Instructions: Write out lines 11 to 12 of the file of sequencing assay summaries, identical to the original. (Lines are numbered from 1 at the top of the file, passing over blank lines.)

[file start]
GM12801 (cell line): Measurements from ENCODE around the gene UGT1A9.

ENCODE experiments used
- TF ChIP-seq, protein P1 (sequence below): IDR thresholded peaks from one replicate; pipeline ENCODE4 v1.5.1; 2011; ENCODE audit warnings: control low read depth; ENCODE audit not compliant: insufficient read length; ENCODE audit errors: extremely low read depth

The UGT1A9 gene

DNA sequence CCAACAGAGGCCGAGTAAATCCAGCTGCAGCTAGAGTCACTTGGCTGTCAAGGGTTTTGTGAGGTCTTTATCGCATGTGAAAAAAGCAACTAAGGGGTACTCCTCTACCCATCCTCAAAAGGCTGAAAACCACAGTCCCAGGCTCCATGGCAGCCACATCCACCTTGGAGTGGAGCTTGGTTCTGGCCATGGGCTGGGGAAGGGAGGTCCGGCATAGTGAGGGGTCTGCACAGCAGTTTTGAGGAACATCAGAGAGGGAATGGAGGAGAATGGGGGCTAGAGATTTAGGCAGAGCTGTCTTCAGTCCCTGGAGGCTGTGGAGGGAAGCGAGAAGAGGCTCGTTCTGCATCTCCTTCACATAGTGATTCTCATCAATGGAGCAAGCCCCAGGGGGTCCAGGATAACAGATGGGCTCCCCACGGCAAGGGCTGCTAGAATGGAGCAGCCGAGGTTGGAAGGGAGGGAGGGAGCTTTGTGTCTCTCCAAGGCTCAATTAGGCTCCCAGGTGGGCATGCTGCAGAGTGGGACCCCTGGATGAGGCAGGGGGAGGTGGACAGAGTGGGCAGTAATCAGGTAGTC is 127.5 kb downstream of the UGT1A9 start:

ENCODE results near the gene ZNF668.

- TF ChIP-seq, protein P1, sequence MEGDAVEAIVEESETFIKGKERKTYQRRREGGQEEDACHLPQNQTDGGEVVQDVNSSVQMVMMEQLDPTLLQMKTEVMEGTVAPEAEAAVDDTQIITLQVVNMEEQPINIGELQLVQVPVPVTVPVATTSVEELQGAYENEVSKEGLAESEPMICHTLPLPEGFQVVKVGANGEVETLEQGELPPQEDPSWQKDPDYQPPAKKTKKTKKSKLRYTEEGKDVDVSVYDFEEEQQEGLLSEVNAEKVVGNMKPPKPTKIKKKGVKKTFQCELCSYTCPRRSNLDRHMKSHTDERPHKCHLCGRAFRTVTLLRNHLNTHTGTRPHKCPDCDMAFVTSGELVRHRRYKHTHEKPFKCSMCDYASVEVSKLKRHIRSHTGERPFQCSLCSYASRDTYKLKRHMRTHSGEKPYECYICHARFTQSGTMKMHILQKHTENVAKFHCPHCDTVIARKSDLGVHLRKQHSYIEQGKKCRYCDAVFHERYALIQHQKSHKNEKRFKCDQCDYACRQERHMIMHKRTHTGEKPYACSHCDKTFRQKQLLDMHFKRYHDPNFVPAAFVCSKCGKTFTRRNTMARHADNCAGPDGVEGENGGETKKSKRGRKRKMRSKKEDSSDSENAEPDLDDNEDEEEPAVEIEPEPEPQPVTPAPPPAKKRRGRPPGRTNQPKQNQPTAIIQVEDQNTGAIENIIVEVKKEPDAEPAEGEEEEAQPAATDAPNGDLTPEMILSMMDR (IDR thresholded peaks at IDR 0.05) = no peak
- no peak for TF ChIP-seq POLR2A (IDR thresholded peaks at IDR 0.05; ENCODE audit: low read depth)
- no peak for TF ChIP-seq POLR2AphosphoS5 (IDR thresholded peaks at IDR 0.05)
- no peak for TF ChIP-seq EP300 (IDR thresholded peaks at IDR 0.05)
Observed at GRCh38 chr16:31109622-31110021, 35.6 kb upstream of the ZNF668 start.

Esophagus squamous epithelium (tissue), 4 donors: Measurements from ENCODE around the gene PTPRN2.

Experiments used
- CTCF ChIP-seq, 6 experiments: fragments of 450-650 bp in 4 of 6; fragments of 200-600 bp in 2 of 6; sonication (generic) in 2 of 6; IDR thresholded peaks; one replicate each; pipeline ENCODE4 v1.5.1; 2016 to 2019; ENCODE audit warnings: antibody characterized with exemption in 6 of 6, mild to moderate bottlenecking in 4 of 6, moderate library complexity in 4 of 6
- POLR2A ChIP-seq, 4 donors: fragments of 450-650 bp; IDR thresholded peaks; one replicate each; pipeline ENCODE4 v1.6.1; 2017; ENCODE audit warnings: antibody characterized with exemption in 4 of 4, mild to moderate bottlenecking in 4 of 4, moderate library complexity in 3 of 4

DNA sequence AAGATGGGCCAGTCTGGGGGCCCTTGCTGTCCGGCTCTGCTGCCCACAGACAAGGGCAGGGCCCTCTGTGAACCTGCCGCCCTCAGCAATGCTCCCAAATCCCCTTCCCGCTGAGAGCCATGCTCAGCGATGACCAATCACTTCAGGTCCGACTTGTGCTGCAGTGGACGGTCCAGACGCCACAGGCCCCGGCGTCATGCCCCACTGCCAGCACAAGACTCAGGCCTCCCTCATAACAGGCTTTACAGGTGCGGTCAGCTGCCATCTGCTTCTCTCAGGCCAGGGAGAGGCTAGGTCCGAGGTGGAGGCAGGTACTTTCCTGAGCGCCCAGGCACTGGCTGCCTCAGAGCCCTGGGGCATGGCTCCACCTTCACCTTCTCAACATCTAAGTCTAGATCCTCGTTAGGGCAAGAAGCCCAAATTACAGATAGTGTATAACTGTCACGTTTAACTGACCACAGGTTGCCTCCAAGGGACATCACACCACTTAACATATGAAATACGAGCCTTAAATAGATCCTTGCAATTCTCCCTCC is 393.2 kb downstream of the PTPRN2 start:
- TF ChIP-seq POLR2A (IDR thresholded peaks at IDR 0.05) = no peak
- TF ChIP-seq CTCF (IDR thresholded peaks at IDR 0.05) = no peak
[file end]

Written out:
Observed at GRCh38 chr16:31109622-31110021, 35.6 kb upstream of the ZNF668 start.

Esophagus squamous epithelium (tissue), 4 donors: Measurements from ENCODE around the gene PTPRN2.